A client and blog reader recently asked for tips to manage foot and ankle pain before and during hikes. Below are seven strategies to prevent foot discomfort, set against recent photographs of a hike to Olallie and Talapus Lakes.
Prepare for Uneven Terrain
Nothing beats physical preparation. To help prepare for the challenges of uneven terrain, incorporate single-leg balance exercises into your training routine. With some knowledge, you can train in the privacy of your own home with limited equipment. A challenging move I have been recommending for clients for the past twenty-five years is the one-legged deadlift. No need for fancy balance gimmicks or expensive gym memberships.
Choose Proper Footwear
Authors have written entire books on this, so I only offer a few pointed suggestions. On Body Results’ website, I present questions about proper running shoes. But you can ask similar questions about your hiking boots. Consider trying orthotics or inserts such as Superfeet. They provide arch support or cushion for repeat days of hiking. Backpackers may find it helpful to have a pair of lightweight “camp shoes” to change into once they finish hiking for the day. These tips focus on preventing your feet from being locked into one position.
Stretch and Strengthen to Prevent Foot Discomfort
On the GMB website JC Deen shares an ankle-stretching article with four exercises to combat stiff ankles. Another great movement for healthy lower body extremities is the ankle rocker. If you are hyper-mobile or you tend to roll your ankles, plan to strengthen your feet and calves to shore up vulnerable areas. Balance training such as the one-legged deadlift or step ups and step downs can help. Bring a lightweight ankle wrap as part of a first aid kit if you anticipate needing additional support.
Prevent Foot Discomfort by Caring for Your Fascia
Foam rollers are great to have in your gym, not only for rolling out tightness in the calves but also for maintaining healthy hips and back. Half-rollers can provide additional opportunities for balance training. Small, portable porcupine balls are great for backpacking. Rolling the soles of the feet over a knobby reflexology ball (ranging in size from golf ball to softball) can help release knots or trigger points. They can also help desensitize overly sensitive feet. If you have access to a sports massage therapist, they can help get at the root of what is causing tightness and pain. Finally, a group called The Human Garage offers a video for the self-care of ankle fascia.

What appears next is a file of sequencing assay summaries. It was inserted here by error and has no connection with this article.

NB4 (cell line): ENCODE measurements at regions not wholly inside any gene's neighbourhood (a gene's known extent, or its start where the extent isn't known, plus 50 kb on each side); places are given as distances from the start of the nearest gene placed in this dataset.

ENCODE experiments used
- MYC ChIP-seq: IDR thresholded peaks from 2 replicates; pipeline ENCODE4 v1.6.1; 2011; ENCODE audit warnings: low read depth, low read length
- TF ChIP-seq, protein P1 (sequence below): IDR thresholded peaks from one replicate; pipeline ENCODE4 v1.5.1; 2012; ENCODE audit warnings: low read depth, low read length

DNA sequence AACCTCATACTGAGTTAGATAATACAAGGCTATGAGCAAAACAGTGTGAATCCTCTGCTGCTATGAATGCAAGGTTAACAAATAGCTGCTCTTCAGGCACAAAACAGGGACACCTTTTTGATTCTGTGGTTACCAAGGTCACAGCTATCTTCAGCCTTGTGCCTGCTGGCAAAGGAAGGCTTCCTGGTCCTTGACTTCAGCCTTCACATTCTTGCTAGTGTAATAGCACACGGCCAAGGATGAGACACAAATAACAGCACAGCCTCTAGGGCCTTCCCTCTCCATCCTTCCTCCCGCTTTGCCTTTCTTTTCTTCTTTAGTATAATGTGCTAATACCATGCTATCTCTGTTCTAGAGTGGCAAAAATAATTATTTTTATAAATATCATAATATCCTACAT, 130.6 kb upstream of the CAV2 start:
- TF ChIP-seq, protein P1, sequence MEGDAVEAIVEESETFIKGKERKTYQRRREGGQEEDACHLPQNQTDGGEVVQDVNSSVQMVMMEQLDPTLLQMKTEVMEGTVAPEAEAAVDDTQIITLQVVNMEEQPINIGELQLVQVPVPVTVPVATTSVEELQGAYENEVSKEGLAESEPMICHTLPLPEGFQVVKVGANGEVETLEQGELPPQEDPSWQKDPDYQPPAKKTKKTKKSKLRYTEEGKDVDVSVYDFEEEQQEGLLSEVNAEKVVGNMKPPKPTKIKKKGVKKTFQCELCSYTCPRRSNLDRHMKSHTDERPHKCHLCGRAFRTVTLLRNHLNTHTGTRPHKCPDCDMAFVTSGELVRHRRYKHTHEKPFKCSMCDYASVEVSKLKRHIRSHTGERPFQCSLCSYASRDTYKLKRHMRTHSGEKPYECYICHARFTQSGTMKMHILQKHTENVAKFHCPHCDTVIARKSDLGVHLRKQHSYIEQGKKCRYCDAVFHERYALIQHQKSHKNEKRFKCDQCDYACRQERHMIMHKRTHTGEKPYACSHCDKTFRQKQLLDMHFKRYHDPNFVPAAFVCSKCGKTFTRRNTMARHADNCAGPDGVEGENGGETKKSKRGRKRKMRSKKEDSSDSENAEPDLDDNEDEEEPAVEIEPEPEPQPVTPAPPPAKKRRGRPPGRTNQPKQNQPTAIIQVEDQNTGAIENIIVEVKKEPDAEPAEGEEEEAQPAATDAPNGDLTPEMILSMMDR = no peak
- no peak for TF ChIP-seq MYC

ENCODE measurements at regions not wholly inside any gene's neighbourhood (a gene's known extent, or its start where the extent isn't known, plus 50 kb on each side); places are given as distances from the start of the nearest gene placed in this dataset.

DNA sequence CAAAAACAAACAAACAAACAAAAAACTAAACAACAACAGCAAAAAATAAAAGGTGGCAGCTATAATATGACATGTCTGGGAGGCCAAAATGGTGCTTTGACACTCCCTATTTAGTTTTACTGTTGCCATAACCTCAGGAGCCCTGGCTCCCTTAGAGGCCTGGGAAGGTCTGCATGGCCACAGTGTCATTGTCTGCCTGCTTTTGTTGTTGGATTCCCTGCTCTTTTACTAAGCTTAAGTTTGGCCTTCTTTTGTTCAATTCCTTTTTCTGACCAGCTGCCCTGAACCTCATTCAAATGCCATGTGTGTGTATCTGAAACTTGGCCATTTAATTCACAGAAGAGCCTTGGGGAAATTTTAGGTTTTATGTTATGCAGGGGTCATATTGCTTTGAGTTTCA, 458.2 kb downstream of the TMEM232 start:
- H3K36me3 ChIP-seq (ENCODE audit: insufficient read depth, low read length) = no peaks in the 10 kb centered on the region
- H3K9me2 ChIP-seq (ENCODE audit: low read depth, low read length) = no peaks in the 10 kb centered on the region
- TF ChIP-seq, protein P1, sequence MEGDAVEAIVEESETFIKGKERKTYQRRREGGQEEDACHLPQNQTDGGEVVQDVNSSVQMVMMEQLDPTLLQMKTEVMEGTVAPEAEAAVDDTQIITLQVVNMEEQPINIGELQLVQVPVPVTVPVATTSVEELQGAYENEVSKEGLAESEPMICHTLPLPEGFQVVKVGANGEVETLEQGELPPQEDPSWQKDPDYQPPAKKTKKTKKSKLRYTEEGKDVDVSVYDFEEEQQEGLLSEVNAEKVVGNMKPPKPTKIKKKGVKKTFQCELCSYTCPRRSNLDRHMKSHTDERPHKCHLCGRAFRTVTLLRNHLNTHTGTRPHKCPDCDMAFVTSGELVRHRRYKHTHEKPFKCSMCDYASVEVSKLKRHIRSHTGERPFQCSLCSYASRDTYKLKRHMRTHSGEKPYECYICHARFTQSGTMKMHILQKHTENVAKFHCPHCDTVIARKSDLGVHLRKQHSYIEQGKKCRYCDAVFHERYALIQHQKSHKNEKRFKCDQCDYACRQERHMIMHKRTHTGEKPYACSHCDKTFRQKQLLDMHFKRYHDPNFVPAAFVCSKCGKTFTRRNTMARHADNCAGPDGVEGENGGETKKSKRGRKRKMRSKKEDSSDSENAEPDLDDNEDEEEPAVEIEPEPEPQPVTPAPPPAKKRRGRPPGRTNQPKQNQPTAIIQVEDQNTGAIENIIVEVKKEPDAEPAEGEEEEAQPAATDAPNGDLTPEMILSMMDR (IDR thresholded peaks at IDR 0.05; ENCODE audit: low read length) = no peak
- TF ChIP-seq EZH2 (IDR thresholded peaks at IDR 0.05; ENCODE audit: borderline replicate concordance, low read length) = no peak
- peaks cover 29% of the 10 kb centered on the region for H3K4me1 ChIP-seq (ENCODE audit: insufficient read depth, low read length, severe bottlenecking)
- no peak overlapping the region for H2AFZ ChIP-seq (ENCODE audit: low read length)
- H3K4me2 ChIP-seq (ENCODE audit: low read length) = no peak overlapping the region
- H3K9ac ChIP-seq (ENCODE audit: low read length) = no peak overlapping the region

In an article I wrote years ago for the Body Results website, Numb Feet: Cause and Cures, I suggest varying foot positions on aerobic machines to prevent or limit numbness and tingling. Likewise, whenever you find yourself on an unrelenting slope (uphill or downhill) give your feet a break every so often. Try side-stepping, taking a few serpentine (zigzag) steps, smaller or larger strides, or even going backward for a short stint. Take a side trail to a viewpoint. Change the tightness or looseness of boot laces. Play with sock layering and sock thickness. Stop at that lake or stream and soak your feet in the cool water for a few minutes.
Realign Electrical Energy to Prevent Foot Discomfort
To help realign your electrical energy at home or on the trail, take off your shoes and connect with the bare earth, an exercise called grounding. Barefoot walking on concrete, asphalt, or pavement doesn’t count (and blacktop on a hot day can scorch raw feet!), but walking on beach sand, river banks, grass, or soil all do. Swimming in the ocean, a lake, or a river counts, as well. Even sitting in the shade on a hot summer day for five or ten minutes without shoes on can help you discharge built-up energy. It might even help you reduce inflammation. But best of all, after a long day of hiking getting out of those boots feels great.
Fixing Your Feet
One final resource for all things feet is John Vonhoff’s book, Fixing your Feet: Injury Prevention and Treatment for Athletes. And if nothing above fixes your problems, contact a podiatrist who might be able to help identify alignment issues or neurological problems, start you on a path toward overcoming plantar fasciitis or bunions, suggest appropriate support, or even recommend surgery. But do not give up hiking. There is help! Find the right solution for you, whether you are dealing with blisters, bunions, corns, or worse. The better your feet feel, the more enjoyment you will get on the trail.
In late fall I shared a blog post about narrowly escaping injury in the Alpine Lakes wilderness. Injury in the mountains is always a remote possibility. But proper preparation, knowledge of your body, and safe practices (including making sure someone knows where you are) can all help alleviate worry.
I have even gone so far as using duct tape on my heels in a pair of boots I knew always caused blisters. I have since replaced that pair of boots, but I always have duct tape available just in case. Do you have a particular strategy for managing foot discomfort? Share your tips (and spread your knowledge!) in the comments box.